Railway Reform and Entrepreneurship: a Tale of Three Countries
PRESTON J, University of Oxford, UK, VELDE, D van de, Erasmus University, The Netherlands, HULTEN S, Stoekholm School of Economies, Sweden and MIZUTANI F, Kobe University, Japan
Many European railways currently find themselves confronted with extensive reforms. Common elements in those reforms are the introduction of competitive elements, contractual elements and/or performance checks. Main triggers for these reforms were the she
Many European railways currently find themselves confronted with extensive reforms. Common elements in those reforms are the introduction of competitive elements, contractual elements and/or performance checks. Main triggers for these reforms were the sheer unbearable railway debt and the growing discontent of authorities with the achievements of railway undertakings in terms of market share. Besides this the EC rail transport policy and, in particular, the Directive 91/440 were main external trig- gers to reorganise the railway sector in Europe on the basis of some form of separation between infrastructure and operations.
The question for most countries now is how to reform the railway markets and what use to make of competition such as to achieve more efficiency and effectiveness. Many options are thinkable. To name but a few: competition off (or for) the tracks (tendering/franchising), competition on the tracks (intramodai competition on the same tracks), competition between tracks (intramodai competition on different tracks - parallel lines serving the same main cities but serving different local markets), com- petition besides and above the tracks (intermodal competition with car, bus and plane), competition between companies owning their tracks (yardstick competition by the authority, competition for residents along the tracks, and/or profitability competi- tion on the stock exchange) and competition in the train (competition between differ- ent quality of service on board the same train, such as in night trains).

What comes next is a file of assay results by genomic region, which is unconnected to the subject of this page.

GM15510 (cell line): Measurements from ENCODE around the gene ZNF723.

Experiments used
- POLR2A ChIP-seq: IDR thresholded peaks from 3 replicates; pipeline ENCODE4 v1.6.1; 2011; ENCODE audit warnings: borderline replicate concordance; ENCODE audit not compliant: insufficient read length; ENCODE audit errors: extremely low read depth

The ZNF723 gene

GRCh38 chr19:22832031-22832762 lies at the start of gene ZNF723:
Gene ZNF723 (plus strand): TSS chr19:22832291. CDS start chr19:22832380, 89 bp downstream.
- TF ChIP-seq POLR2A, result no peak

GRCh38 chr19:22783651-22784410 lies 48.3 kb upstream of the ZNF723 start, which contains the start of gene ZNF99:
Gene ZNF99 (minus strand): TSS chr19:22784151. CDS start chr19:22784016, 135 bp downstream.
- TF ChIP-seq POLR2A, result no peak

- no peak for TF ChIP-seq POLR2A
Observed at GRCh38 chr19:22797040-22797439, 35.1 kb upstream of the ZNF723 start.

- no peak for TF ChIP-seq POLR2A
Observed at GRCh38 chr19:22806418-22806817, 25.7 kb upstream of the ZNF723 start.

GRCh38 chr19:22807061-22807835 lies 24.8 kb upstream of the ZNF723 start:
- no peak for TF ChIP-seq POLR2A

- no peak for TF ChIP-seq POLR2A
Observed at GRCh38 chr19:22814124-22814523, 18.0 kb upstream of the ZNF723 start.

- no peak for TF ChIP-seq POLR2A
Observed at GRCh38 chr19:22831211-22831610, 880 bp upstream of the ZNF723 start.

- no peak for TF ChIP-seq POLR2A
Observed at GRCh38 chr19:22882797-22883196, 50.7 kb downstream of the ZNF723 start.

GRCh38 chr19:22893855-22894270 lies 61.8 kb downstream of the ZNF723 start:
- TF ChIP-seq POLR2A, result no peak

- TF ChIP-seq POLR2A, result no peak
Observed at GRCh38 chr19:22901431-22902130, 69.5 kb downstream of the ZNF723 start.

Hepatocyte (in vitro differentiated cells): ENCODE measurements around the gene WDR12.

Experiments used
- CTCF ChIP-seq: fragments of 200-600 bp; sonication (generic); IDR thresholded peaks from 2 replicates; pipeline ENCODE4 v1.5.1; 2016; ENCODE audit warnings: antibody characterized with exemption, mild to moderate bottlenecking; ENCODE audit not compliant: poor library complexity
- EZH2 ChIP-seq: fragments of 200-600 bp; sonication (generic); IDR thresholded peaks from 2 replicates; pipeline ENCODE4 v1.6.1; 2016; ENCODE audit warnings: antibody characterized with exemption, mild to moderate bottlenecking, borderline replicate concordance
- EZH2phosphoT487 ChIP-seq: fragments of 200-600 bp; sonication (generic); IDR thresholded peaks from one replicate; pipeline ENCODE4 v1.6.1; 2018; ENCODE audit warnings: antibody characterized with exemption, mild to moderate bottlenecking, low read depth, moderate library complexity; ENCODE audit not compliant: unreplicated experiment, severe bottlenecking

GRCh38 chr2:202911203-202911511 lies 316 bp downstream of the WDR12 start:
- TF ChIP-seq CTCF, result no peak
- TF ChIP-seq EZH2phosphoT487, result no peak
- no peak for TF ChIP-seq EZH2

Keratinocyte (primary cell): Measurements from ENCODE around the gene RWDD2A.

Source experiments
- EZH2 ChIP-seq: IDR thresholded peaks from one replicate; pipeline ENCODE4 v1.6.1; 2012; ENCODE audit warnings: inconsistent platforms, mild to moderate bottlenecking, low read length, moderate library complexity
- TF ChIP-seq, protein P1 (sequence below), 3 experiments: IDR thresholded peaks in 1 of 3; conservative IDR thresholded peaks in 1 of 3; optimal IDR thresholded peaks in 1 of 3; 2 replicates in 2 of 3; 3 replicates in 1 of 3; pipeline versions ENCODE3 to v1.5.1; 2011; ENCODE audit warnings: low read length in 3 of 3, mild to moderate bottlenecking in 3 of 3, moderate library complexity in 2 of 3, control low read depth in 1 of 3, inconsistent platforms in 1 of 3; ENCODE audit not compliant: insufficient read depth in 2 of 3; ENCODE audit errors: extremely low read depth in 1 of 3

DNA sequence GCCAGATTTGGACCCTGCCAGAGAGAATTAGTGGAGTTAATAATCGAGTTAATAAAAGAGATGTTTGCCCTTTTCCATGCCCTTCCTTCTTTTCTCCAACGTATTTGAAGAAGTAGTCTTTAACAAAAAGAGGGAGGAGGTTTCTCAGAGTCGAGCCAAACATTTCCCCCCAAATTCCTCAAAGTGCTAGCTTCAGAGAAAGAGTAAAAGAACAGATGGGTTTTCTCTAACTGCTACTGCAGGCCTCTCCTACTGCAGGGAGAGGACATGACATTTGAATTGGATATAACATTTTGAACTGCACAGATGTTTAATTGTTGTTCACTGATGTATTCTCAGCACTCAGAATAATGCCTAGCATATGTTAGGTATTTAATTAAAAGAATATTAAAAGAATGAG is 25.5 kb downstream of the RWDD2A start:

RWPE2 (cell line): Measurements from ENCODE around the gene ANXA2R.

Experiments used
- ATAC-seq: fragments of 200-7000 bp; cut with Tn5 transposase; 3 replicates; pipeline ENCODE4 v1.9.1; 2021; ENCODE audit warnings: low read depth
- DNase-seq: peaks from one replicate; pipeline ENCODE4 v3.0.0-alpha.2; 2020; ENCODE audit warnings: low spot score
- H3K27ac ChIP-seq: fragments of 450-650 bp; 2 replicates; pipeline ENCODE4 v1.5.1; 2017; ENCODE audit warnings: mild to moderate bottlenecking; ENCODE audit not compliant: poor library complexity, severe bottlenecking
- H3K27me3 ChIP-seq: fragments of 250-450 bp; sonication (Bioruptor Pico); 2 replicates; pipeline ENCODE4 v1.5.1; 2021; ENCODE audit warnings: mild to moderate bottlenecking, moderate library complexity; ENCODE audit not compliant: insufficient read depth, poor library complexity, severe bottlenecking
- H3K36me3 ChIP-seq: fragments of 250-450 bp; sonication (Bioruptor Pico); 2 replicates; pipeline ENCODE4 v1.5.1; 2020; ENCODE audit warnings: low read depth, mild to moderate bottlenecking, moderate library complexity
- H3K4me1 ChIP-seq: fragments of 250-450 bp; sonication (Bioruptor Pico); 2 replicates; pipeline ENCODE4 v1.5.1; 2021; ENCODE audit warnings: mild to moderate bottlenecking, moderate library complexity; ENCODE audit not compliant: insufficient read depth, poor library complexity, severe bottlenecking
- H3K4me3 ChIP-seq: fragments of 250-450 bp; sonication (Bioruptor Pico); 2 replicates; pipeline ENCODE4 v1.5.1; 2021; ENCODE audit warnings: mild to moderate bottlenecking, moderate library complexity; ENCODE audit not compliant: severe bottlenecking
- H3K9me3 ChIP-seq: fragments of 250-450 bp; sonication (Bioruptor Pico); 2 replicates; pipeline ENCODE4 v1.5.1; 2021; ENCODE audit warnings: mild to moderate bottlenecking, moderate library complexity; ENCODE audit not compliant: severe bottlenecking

Comparing various recent models (van de Velde and van Reeven, 1998), one has to observe a wide diversity between and within countries in the role of competition (e.g. between long distances and short distances) and the position of infrastructure. Fur- thermore countries often choose a step-by-step approach, only sketching future steps, recognising that further adjustments will be needed. Among those countries chosing for competition, competition on the tracks is not a very popular model. Even countries going furthest in this approach, as Great Britain, tend to see it as a rather long-term aim to be introduced gradually and with adequate care.
In this paper we will focus on Great Britain, Sweden and Japan, three countries pre- senting radical differences in railway organisation and in the role of competition within those models. This paper will start by a description of the reform implemented in those countries and some of the observable consequences of reform up till now. After this, the paper will focus on the more entrepreneurial aspects of the new organ- isational forms. We think that this aspect deserves much attention as long term suc- cess in the railway sector will be dependent upon the sector's ability to maintain and develop its market by ensuring that its services are constantly adapted to changing mobility needs and wishes in service characteristics. We concentrate here on passen- ger transport but many of the aspects are also valid for freight.
Association for European Transport